This kind of dehumanization is harder to identify than colonial violence or open racism.While Heart of Darkness offers a powerful condemnation of the hypocritical operations of imperialism, it also presents a set of issues surrounding race that is ultimately troubling.Tags: Council Business PlanDrugs And Alcohol ThesisQualities Of A Good Supervisor In SchoolHow To End A Term PaperEffects Of Social Media On Society EssayLeonardo Da Vinci Renaissance Man EssayModel Essay Pmr EnglishBoy Scout Narrative Essay
However, for Marlow as much as for Kurtz or for the Company, Africans in this book are mostly objects: Marlow refers to his helmsman as a piece of machinery, and Kurtz’s African mistress is at best a piece of statuary.
It can be argued that Heart of Darkness participates in an oppression of nonwhites that is much more sinister and much harder to remedy than the open abuses of Kurtz or the Company’s men.
Madness is closely linked to imperialism in this book.
Africa is responsible for mental disintegration as well as physical illness. First, it serves as an ironic device to engage the reader’s sympathies. However, as Marlow, and the reader, begin to form a more complete picture of Kurtz, it becomes apparent that his madness is only relative, that in the context of the Company insanity is difficult to define.
The first such image Marlow witnesses off the West African coast, where a French warship fires pointlessly at an invisible enemy.
Heart Of Darkness Racism Thesis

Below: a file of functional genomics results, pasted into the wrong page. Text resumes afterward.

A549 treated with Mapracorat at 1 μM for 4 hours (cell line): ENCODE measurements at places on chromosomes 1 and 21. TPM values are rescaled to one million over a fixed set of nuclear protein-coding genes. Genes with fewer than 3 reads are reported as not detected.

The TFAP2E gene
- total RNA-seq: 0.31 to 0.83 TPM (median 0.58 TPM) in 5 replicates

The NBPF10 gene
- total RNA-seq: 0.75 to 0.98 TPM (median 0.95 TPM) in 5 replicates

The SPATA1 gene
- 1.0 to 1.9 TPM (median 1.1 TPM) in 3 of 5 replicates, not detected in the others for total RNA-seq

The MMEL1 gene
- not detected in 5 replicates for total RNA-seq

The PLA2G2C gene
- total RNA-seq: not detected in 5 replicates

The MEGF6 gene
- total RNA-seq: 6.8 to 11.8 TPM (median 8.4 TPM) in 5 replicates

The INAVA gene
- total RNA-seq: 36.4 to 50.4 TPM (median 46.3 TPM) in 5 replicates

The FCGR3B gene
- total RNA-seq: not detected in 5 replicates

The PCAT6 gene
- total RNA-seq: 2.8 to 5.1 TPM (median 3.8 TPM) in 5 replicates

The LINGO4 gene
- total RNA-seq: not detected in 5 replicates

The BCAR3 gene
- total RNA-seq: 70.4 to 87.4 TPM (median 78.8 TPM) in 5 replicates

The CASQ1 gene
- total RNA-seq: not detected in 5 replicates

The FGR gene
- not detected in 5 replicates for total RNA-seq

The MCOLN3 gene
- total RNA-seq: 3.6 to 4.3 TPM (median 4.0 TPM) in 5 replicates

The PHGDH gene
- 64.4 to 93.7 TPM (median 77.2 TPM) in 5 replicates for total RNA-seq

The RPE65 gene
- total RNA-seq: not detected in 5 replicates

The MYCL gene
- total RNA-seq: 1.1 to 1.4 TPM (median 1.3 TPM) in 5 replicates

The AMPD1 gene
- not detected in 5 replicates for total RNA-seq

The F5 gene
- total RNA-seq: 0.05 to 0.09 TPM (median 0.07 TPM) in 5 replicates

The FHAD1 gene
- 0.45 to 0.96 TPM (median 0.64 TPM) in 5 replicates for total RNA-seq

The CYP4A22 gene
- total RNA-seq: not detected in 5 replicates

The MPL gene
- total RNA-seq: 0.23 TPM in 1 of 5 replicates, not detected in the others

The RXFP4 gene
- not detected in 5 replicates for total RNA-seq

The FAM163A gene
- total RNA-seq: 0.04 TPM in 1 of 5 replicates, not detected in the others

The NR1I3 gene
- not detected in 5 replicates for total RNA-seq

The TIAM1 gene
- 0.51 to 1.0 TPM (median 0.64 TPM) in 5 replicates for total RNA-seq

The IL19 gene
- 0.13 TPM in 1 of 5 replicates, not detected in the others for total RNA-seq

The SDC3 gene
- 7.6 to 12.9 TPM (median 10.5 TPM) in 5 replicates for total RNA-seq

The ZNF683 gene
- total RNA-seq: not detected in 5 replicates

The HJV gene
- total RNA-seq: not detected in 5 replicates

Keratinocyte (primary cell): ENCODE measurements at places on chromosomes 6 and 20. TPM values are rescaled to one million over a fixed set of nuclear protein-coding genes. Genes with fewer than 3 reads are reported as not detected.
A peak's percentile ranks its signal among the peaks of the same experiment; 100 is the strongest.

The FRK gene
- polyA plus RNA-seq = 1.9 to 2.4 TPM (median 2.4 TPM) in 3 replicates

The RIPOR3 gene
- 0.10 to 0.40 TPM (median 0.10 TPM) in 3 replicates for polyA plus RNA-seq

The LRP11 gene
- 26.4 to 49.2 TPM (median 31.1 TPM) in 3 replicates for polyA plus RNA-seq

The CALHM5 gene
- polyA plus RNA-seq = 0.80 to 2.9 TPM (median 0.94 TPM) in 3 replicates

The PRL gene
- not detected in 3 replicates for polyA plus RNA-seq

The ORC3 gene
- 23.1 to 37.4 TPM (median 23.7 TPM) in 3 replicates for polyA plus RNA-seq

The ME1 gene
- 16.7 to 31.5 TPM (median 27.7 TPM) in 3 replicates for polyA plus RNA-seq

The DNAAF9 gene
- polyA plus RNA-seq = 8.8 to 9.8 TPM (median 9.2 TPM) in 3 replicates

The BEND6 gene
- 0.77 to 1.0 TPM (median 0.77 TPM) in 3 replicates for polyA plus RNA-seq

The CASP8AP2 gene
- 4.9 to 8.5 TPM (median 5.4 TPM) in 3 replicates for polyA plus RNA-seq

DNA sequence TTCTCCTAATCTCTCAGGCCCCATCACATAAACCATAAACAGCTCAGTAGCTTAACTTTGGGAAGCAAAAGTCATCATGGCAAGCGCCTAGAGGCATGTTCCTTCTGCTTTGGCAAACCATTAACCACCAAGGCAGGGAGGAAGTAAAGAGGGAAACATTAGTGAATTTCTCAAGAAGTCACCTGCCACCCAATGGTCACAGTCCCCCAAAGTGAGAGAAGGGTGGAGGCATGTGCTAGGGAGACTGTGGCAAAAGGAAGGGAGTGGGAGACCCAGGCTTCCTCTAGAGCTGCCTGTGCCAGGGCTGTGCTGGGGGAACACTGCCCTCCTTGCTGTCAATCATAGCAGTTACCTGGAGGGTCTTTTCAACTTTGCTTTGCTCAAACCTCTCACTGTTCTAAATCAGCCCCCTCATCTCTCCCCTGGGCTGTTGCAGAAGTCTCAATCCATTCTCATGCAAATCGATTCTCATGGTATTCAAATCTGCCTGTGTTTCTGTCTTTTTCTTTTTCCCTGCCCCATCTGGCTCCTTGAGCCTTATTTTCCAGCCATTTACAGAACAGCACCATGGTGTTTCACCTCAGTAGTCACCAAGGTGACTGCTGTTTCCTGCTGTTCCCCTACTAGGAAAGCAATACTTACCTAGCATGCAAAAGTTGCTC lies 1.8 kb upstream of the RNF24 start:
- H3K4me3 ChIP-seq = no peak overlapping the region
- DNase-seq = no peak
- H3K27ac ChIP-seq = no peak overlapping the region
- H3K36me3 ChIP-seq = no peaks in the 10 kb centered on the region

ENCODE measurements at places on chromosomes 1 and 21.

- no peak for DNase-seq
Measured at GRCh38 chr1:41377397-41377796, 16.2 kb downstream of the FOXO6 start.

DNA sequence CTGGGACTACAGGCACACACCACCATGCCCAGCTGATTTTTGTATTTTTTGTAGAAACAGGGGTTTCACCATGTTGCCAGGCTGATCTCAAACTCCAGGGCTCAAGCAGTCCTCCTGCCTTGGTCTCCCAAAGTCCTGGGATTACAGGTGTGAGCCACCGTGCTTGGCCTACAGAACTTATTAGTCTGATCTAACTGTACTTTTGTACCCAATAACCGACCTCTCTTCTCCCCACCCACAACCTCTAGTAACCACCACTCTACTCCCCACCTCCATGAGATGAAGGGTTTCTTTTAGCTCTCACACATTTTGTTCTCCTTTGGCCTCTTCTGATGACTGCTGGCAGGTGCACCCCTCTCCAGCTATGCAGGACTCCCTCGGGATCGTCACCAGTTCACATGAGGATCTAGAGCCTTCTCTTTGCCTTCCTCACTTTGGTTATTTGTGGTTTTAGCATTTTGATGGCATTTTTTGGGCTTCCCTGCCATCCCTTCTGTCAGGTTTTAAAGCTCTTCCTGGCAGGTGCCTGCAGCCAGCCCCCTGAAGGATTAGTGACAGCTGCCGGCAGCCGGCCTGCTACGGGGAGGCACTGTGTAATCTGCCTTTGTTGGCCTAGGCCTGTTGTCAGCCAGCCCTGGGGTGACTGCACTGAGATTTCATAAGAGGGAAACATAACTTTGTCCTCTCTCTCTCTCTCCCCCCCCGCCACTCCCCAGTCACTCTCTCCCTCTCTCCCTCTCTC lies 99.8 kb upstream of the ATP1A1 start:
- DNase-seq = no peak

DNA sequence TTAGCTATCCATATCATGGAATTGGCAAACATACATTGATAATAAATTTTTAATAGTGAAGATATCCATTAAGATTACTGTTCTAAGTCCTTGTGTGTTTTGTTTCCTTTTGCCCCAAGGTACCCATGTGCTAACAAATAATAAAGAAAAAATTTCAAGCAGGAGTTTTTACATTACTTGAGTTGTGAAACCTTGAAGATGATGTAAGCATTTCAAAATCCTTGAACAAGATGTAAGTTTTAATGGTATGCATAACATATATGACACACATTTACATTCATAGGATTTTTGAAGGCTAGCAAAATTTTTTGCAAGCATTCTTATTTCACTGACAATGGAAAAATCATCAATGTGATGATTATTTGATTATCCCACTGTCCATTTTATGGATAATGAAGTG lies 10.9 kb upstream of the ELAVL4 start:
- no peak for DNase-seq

Another image appears later, at the Central Station, when Marlow watches as frantic Europeans pointlessly attempt to extinguish a burning grass hut.European imperial missions sought to civilize “savage” peoples and hence appeared pure in their intentions, but all too often they inflicted terrible violence instead.The accountant Marlow meets at the Company Station provides another important example of contradiction.The men who work for the Company describe what they do as “trade,” and their treatment of native Africans is part of a benevolent project of “civilization.” Kurtz, on the other hand, is open about the fact that he does not trade but rather takes ivory by force, and he describes his own treatment of the natives with the words “suppression” and “extermination”: he does not hide the fact that he rules through violence and intimidation.His perverse honesty leads to his downfall, as his success threatens to expose the evil practices behind European activity in Africa.Although social mores and explanatory justifications are shown throughout Heart of Darkness to be utterly false and even leading to evil, they are nevertheless necessary for both group harmony and individual security.Madness, in Heart of Darkness, is the result of being removed from one’s social context and allowed to be the sole arbiter of one’s own actions.Madness is thus linked not only to absolute power and a kind of moral genius but to man’s fundamental fallibility: Kurtz has no authority to whom he answers but himself, and this is more than any one man can bear.This novella is, above all, an exploration of hypocrisy, ambiguity, and moral confusion.At the Outer Station, he watches native laborers blast away at a hillside with no particular goal in mind.The absurd involves both insignificant silliness and life-or-death issues, often simultaneously.